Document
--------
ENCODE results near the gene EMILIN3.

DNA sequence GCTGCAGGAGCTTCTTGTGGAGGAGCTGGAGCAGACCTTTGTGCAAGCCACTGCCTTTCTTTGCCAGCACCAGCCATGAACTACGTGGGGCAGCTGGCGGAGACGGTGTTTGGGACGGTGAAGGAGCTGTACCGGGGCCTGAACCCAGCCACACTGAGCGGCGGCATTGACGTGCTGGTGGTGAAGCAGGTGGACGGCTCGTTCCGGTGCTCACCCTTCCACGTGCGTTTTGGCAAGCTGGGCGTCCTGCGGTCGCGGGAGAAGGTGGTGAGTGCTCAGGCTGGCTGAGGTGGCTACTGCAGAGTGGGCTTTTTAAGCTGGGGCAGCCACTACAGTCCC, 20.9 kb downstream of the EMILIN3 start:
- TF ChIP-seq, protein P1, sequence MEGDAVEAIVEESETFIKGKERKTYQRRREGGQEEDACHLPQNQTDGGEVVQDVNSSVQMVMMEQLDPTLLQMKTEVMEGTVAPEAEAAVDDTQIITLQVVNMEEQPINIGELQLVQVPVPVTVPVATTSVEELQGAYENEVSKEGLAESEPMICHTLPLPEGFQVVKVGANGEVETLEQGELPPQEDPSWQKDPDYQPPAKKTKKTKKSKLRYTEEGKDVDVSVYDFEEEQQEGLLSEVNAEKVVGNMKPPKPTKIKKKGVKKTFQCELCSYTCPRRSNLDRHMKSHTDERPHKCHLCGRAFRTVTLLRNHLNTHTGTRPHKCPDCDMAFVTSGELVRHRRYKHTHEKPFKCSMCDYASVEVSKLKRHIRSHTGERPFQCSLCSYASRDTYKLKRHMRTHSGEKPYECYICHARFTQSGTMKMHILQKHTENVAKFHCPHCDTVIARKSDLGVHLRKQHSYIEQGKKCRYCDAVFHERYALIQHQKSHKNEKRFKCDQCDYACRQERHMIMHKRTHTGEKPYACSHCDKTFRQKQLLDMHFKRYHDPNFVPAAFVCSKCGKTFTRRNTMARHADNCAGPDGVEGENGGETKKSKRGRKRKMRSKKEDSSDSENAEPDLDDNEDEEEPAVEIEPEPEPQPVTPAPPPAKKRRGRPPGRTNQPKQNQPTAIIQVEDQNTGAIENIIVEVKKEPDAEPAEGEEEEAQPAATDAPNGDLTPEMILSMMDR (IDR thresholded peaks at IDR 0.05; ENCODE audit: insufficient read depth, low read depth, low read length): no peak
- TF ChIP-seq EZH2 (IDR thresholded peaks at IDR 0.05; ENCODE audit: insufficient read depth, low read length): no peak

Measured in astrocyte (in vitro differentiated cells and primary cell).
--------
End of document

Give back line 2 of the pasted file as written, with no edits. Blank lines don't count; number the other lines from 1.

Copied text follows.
DNA sequence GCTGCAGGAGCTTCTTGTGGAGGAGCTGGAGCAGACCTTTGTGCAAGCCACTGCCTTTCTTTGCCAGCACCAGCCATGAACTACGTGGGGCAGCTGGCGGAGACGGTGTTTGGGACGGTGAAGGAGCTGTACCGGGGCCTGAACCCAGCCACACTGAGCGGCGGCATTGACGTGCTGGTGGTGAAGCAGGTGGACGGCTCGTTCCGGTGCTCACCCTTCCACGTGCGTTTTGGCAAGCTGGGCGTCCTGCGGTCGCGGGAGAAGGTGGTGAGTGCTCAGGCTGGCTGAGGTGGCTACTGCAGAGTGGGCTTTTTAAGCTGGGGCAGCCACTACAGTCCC, 20.9 kb downstream of the EMILIN3 start: